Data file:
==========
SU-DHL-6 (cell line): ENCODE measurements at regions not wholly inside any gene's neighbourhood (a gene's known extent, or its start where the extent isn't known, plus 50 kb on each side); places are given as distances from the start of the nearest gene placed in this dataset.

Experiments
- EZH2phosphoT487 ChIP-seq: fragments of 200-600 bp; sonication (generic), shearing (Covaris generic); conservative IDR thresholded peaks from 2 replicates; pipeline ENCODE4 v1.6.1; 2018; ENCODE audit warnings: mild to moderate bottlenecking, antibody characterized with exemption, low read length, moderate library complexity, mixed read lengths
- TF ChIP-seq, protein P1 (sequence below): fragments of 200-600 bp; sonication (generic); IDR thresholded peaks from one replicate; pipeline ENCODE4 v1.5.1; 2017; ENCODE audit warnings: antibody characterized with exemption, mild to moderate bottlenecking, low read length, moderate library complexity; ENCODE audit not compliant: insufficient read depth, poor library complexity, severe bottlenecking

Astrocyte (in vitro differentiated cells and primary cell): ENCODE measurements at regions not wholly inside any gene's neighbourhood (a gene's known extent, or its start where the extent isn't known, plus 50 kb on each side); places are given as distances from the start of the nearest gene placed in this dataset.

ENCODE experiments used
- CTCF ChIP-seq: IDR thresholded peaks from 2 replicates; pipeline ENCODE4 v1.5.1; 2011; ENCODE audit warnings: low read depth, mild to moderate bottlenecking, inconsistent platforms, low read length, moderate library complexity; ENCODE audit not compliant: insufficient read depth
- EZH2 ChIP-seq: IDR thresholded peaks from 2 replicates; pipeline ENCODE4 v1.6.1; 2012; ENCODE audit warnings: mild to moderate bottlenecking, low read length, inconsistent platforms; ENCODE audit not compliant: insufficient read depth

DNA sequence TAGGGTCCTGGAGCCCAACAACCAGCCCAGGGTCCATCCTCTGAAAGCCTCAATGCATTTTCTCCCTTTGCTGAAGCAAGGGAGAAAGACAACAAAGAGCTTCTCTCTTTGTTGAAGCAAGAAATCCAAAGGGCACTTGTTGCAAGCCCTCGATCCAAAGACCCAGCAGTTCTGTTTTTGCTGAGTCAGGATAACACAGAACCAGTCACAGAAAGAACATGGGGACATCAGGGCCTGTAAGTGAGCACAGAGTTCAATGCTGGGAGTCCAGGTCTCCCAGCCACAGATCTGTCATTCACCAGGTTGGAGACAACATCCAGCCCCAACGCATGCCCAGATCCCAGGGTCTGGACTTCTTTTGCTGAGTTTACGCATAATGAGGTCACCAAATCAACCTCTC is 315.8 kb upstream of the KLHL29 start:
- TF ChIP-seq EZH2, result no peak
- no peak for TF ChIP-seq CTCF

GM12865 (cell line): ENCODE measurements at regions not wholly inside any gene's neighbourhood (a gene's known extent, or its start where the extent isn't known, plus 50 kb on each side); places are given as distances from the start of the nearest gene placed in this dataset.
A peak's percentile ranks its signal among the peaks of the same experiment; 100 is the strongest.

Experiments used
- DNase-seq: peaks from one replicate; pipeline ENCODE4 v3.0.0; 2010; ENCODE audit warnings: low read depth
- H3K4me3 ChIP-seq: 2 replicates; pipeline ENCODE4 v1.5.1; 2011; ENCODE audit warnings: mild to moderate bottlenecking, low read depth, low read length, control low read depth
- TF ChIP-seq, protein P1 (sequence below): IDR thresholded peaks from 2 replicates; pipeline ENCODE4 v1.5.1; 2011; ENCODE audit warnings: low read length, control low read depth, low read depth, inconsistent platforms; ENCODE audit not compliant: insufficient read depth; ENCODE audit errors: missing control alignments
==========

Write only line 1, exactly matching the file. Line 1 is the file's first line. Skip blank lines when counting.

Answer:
SU-DHL-6 (cell line): ENCODE measurements at regions not wholly inside any gene's neighbourhood (a gene's known extent, or its start where the extent isn't known, plus 50 kb on each side); places are given as distances from the start of the nearest gene placed in this dataset.